In ancillary relief proceedings connected to divorce proceedings, a major issue between the Husband and the Wife concerned the extent of the Husband’s assets available for distribution. The Wife alleged that a set of documents (which if valid would have depleted the assets available for distribution) were recent forgeries. The Wife later obtained court orders for discovery in relation to the relevant documents on the basis of the Cox and Railton rule. This rule provides that communications which are criminal or intended to further any criminal purpose cannot be protected by legal professional privilege (“LPP”).
The Director of Public Prosecutions (“DPP”) having been notified of the above ruling, the Secretary for Justice (“SJ”) made an application to the court for the DPP to be given access to the relevant documents in aid of a criminal investigation, and such application was granted at first instance. Subsequently, the Court of Appeal (“CA”), on the one hand, ruled that the DPP could not simply rely on the lower court’s Cox and Railton Ruling obtained by the Wife, but would himself have to establish the applicability of the rule before he could be granted access to the documents. The matter was accordingly remitted to be decided by the Court of First Instance (“CFI”) in due course. On the other hand, the CA considered the Wife to be in a different position from the DPP and upheld the CFI’s decision that she was entitled to disclose the relevant documents to the DPP. The Husband and his Father then appealed to the Court of Final Appeal (“CFA”).
The CFA’s Decision
The CFA held that it was common ground that LPP could not be asserted in respect of the disputed documents. It was held at the lower court that they were not protected by LPP as against the Wife because of the Cox and Railton ruling. Such ruling was not subject to any appeal.
Notwithstanding the above, the CFA said the Wife was not free to use the documents in question as she wished. It had long been established that a party who obtains documents on discovery gives an implied undertaking to the court that he or she will make use of them only for the purpose of that action and no other purpose. Other use would be a clear breach of the implied undertaking.
Where release from the undertaking is sought, it is for the person who obtained the documents“to demonstrate cogent and persuasive reasons why it should be released“. Each case turns on its own facts. The court “will not release or modify the implied undertaking given on discovery except in special circumstances and where the release or modification will not occasion injustice to the person giving discovery.”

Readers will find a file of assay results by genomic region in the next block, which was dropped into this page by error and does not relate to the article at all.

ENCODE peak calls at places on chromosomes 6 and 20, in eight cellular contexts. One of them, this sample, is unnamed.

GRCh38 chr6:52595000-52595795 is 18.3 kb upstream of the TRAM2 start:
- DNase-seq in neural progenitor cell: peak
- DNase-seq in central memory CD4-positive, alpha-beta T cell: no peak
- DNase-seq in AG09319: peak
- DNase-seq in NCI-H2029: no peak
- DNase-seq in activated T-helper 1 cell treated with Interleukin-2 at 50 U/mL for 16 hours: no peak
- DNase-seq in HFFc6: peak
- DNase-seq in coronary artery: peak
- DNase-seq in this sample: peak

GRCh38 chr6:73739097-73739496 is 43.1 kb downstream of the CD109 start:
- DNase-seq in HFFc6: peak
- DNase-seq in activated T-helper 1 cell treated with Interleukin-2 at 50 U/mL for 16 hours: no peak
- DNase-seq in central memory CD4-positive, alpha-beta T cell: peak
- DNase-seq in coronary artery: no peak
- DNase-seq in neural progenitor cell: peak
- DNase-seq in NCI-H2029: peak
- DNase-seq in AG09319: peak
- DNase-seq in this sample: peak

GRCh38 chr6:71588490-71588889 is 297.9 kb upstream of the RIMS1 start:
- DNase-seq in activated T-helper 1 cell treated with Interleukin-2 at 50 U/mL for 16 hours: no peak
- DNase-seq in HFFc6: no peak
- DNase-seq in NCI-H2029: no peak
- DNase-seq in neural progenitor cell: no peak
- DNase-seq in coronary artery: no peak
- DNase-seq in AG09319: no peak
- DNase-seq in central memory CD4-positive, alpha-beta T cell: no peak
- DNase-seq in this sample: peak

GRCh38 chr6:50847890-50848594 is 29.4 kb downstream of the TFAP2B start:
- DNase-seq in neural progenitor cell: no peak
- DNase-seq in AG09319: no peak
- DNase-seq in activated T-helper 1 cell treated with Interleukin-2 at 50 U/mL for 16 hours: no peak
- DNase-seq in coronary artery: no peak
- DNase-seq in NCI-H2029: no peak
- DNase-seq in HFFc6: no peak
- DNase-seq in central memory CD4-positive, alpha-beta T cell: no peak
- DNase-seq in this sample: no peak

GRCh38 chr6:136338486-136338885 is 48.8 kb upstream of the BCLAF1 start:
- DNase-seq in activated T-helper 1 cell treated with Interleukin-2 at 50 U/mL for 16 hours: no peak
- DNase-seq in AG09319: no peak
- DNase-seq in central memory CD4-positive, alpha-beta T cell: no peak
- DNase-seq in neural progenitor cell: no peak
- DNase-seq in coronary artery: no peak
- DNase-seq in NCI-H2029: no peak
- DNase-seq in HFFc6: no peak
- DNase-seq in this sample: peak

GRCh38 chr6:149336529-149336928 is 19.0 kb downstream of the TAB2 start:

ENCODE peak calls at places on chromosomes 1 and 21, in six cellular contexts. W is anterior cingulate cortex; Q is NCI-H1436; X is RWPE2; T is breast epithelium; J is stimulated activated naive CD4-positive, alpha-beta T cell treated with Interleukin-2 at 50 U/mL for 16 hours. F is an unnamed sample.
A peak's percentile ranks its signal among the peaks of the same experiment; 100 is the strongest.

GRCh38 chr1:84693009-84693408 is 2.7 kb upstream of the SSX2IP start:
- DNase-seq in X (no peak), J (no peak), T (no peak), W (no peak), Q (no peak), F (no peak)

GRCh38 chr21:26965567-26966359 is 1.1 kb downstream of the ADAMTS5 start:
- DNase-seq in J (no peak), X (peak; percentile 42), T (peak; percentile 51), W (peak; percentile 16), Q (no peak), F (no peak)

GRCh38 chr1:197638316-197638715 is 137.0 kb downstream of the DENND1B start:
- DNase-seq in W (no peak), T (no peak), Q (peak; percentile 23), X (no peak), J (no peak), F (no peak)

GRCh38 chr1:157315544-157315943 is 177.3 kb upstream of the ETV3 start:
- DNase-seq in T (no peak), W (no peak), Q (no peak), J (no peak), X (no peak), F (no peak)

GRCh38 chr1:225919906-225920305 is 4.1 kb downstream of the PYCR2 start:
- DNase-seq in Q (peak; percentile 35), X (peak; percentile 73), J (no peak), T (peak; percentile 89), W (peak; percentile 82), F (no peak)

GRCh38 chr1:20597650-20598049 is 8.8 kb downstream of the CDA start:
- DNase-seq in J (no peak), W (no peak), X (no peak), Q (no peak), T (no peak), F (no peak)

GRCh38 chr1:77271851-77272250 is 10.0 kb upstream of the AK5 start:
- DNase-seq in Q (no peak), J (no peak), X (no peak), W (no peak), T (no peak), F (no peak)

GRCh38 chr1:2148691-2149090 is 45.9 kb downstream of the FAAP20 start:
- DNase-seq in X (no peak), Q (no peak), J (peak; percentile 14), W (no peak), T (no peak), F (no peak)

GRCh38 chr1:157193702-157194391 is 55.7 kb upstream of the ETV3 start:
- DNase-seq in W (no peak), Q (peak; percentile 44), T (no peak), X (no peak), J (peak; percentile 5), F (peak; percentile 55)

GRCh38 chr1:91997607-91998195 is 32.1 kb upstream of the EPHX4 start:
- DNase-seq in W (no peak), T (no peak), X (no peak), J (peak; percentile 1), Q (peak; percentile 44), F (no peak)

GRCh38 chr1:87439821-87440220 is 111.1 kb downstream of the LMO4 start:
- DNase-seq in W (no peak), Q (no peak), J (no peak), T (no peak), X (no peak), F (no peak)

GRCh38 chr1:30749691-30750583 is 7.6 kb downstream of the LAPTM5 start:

The Wife argued that she had a cogent and persuasive reason to be released from her implied undertaking because it was in the public interest to facilitate the reporting of crime by an alleged victim and the proper investigation of the suspected crime.
The CFA said it would be impossible to give proper consideration to the court’s exercise of discretion regarding the release of the Wife from her implied undertaking without taking into account what the effect of such release would be on the Husband’s and the Father’s claim to LPP as against the DPP. The CFA emphasised that LPP is a fundamental right which the courts will jealously protect. In Hong Kong, LPP is constitutionally guaranteed by Article 25 of the Basic Law. While an exercise of balancing competing interests is required in deciding whether someone should be released from the implied undertaking, it is well established that “LPP does not involve such a balancing of interests. It is absolute and is based not merely upon the general right to privacy but also upon the right of access to justice.”
The CFA’s view was that it would be wrong in principle to release the Wife from her implied undertaking with the consequence of enabling her to provide to the DPP documents for which a claim for LPP had been made and not yet ruled upon by the court. It was not simply a question of directing the Wife to await the final outcome of the SJ’s application for access to the disputed documents. If the SJ were to succeed in obtaining access to the same documents as the Wife obtained, no practical difficulty would arise.
However, it was plainly possible that the outcome of the DPP’s pending application might result in his failure to obtain access at all, or obtaining a narrower range of documents than those obtained by the Wife. In such a case, it would be highly incongruous for the Wife to be released from her undertaking and thus permitted to provide to the DPP documents which the Court had protected as against him by LPP. To allow the court’s ruling to be side-stepped would undermine the court’s decision and bring the administration of justice into disrepute.
It was held by the CFA that no cogent argument had been advanced for releasing the Wife from her undertaking at all. Holding the Wife to her undertaking did not mean that the reporting of an alleged crime would be stifled – the CFA noted that the relevant report had been made to the DPP. If and to the extent that the DPP succeeded in bringing the documents concerned within the Cox and Railton rule, there would be no impediment to the DPP using those documents in the criminal investigation. The DPP could discuss them with the Wife without her having to be released from her undertaking. It was appropriate that the availability of such documents for use in a criminal investigation should depend on the DPP establishing his entitlement to such use and not on the Wife being relieved of her implied undertaking, regardless of the outcome of the DPP’s application. For the above reasons, the CFA allowed the appeal.
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